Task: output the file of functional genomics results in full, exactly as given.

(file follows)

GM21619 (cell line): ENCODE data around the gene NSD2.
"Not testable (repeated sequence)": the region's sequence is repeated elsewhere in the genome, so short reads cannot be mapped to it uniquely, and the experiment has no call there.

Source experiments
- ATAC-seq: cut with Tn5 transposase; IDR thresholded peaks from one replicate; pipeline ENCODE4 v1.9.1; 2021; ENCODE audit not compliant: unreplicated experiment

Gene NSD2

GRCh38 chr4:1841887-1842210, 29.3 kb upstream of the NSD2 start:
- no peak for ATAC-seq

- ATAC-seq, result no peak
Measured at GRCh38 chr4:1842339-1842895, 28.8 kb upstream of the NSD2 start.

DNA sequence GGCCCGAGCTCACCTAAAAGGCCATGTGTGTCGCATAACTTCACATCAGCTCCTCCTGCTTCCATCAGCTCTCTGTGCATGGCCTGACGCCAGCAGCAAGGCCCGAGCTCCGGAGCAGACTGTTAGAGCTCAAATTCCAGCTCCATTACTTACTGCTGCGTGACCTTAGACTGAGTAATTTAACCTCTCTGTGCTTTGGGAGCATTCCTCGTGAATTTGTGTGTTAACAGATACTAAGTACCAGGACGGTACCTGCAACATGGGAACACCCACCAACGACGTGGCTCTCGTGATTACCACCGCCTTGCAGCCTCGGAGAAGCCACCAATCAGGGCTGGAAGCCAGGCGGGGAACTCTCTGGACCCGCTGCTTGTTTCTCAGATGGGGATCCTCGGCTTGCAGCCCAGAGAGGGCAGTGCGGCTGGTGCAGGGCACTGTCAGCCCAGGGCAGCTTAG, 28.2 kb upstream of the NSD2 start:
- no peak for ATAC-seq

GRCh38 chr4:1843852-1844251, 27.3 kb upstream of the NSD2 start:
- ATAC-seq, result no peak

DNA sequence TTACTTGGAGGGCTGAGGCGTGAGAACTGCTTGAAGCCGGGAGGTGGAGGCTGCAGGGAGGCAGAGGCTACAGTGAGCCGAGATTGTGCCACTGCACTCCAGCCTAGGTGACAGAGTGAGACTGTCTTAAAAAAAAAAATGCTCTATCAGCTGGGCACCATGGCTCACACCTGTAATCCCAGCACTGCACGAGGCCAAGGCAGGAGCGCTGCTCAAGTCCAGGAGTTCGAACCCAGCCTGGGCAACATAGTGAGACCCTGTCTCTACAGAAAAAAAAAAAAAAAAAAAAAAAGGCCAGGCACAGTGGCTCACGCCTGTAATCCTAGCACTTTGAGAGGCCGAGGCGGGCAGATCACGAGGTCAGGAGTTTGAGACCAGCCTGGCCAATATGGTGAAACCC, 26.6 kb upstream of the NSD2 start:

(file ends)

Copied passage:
GM21619 (cell line): ENCODE data around the gene NSD2.
"Not testable (repeated sequence)": the region's sequence is repeated elsewhere in the genome, so short reads cannot be mapped to it uniquely, and the experiment has no call there.

Source experiments
- ATAC-seq: cut with Tn5 transposase; IDR thresholded peaks from one replicate; pipeline ENCODE4 v1.9.1; 2021; ENCODE audit not compliant: unreplicated experiment

Gene NSD2

GRCh38 chr4:1841887-1842210, 29.3 kb upstream of the NSD2 start:
- no peak for ATAC-seq

- ATAC-seq, result no peak
Measured at GRCh38 chr4:1842339-1842895, 28.8 kb upstream of the NSD2 start.

DNA sequence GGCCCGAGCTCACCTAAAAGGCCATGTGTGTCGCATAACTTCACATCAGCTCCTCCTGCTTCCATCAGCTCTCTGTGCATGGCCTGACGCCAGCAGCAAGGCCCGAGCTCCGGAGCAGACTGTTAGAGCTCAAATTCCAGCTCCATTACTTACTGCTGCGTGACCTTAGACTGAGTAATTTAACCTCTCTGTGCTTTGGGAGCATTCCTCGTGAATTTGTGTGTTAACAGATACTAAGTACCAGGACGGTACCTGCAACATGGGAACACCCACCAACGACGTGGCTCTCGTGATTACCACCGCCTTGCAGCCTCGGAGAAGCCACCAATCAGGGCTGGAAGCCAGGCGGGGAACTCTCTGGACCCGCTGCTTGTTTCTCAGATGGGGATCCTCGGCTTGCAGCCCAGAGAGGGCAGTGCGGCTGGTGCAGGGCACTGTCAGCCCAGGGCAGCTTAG, 28.2 kb upstream of the NSD2 start:
- no peak for ATAC-seq

GRCh38 chr4:1843852-1844251, 27.3 kb upstream of the NSD2 start:
- ATAC-seq, result no peak

DNA sequence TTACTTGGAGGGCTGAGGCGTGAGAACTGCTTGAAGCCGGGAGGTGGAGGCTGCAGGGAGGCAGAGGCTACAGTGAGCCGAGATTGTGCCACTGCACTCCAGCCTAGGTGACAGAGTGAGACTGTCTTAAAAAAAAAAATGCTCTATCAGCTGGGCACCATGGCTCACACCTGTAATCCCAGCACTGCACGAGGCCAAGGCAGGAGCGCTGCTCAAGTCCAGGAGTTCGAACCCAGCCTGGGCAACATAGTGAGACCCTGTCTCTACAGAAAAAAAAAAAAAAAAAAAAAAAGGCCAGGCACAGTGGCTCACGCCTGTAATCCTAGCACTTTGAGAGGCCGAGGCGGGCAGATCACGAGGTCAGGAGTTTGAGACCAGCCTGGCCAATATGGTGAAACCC, 26.6 kb upstream of the NSD2 start: